Choosing a good topic for a research paper can be challenging. This tutorial will give you some suggestions on how to choose your research topic.
Make sure you understand the assignment
Read the assignment requirements closely and ask your professor for clarification if anything is unclear.
Things to consider:
- Length of the assignment
Most assignments have a length requirement. Knowing the minimum and/or maximum length of your finished assignment will help you decide on the scope (i.e., how broad or how narrow) of your research topic.
- Number and types of sources needed
Think about what information you need to find and what types of sources will have that information. Then consider where to look for those types of sources. Many types of sources are available through the NU Library, while others might be available freely on the internet. The library staff can help you find sources in and out of the library.
- Purpose of the assignment
Make sure you understand the type of research assignment and what you are being asked to do. Is your paper supposed to be descriptive? Analytical? Persuasive/argumentative? You will want to choose a topic that is well-suited to the type of assignment you are working on.
Choose a topic you are interested in
The research process can be complex and time-consuming. Choosing a topic that you are personally interested in will make the research more fun and engaging for you.
Not all of your interests will make good research topics, but you can consider things such as issues that have affected you personally, class discussions, and news stories.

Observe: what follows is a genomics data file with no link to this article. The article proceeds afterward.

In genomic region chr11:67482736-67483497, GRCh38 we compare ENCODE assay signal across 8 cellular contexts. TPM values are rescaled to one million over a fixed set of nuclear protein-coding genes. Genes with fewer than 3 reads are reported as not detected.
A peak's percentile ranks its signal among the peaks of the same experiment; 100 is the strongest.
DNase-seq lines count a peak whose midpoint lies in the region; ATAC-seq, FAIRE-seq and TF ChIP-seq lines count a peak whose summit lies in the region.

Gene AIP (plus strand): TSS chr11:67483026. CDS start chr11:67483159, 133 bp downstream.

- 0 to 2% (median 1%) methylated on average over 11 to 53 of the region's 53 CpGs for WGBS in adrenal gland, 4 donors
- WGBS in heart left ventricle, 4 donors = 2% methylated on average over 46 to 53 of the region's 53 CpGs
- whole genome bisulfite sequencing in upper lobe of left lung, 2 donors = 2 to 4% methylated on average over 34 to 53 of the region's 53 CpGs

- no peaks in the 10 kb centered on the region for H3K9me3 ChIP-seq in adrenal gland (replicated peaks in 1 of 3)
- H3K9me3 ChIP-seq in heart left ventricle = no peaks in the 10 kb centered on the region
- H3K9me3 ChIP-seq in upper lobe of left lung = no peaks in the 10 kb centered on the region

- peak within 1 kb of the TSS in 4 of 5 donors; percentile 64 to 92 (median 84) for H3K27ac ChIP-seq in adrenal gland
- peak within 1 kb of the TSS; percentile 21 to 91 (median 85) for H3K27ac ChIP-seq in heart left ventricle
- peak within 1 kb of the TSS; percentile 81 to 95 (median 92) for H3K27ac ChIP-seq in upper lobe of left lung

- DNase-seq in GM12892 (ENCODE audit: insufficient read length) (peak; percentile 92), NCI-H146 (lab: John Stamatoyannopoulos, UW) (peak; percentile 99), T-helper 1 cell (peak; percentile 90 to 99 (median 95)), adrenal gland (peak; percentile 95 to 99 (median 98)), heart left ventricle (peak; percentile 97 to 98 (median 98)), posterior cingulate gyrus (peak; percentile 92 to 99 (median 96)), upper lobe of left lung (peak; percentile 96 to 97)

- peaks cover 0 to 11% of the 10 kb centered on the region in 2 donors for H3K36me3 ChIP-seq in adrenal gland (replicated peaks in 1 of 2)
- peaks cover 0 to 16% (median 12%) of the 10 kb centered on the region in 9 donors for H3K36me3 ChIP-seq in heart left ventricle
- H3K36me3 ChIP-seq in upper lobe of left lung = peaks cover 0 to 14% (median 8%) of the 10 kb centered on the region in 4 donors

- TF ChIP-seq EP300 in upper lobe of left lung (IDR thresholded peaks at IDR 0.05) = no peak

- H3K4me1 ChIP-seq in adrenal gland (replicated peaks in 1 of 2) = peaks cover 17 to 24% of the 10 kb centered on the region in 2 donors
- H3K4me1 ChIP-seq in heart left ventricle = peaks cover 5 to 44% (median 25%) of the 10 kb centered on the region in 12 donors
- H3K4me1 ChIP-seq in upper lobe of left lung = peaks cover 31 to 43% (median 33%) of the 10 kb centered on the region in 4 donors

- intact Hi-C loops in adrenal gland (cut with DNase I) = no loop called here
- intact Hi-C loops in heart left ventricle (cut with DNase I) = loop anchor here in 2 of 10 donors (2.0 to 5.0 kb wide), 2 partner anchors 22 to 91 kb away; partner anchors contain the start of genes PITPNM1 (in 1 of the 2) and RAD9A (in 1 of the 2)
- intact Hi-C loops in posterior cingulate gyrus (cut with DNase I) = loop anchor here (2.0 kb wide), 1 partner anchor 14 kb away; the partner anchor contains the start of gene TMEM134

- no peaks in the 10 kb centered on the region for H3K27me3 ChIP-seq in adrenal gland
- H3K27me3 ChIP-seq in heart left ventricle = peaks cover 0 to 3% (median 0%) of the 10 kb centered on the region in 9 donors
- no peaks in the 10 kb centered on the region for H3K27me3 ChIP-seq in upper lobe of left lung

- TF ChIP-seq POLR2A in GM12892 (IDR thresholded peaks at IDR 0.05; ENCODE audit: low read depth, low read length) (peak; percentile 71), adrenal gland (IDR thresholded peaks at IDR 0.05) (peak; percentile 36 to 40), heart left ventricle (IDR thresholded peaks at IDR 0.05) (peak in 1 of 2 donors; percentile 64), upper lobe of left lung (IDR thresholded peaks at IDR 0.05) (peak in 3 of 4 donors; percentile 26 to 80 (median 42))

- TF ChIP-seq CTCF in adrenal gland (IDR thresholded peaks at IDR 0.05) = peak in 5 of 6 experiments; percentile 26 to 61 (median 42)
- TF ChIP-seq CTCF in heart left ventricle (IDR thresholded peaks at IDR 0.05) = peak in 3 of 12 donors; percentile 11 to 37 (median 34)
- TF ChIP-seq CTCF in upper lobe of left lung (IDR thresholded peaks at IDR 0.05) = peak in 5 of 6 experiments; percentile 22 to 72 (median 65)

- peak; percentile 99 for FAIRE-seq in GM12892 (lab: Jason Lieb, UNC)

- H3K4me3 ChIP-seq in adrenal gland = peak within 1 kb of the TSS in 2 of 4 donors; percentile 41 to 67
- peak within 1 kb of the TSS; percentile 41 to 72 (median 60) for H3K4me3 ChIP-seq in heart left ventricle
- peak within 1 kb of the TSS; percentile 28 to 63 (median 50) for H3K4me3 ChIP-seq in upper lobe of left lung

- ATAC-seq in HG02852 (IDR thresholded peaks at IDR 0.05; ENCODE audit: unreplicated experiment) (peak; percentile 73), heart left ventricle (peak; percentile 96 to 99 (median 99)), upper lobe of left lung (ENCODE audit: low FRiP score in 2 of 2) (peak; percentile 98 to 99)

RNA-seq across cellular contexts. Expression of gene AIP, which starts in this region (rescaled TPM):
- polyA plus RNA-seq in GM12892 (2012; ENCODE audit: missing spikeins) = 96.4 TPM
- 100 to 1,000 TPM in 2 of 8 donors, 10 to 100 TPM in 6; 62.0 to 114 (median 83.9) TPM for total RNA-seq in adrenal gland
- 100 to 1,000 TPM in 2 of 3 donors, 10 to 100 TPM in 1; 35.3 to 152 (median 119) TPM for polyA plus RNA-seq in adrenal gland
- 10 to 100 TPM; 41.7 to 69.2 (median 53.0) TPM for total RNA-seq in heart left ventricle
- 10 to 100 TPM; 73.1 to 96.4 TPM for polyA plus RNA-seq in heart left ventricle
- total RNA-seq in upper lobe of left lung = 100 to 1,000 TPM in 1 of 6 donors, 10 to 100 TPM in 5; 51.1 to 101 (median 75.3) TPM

Do background research
Collecting some background information on your topic might seem like extra work, but it can actually save you time in the long run.
Background research will help you:
- Learn more about your topic and the issues related to it
- Focus or change your topic to make it more appropriate/effective to research
- Decide whether your topic is something you actually want to spend time researching
You can collect background information by talking to your professor, consulting your textbook and other class readings, reading encyclopedia articles, and even searching Google. Just remember that this is only preliminary research to get a feel for your topic. You will probably not cite any of these sources in your final research paper.
Other helpful starting points for research can be found in the library’s Subject Guides, which contain recommended databases and other resources for specific subject areas.
Choose a topic that others have written about
Even if your assignment requires you to do original research (i.e., planning and executing your own research experiment or study), you will still need to draw upon existing research and information. Choosing a topic that has been previously studied will make it easier for you to find the information you need.
If your topic is too new, there may not be any research on it yet. Recent events and topics that have developed in the last couple of years may have been covered by websites and newspaper or magazine articles, but there will be very few (if any) scholarly books and articles available.
Adjust the focus of your topic
If your topic is too broad, you will be overwhelmed with information. If your topic is too narrow or too new, it may be difficult to find enough information to complete the assignment.
[Too Broad] The media’s impact on body image
[Better] The impact of fashion magazine images on the body image of teen girls
[Too Narrow] The impact of using role-playing as a teaching method on the test scores of Advanced Placement History students in Washington state
[Better] The effectiveness of using role-playing to teach high school students about U.S. History
[Too New] What does media coverage of Colin Kaepernik tell us about current race relations in the US?
[Better] What does media coverage of African-American professional athletes tell us about current race relations in the US?
Be flexible. After you have spent some time searching for information, you may decide to modify your topic, or change it altogether.
Ask your professor or a librarian for help if you get stuck or frustrated at any point.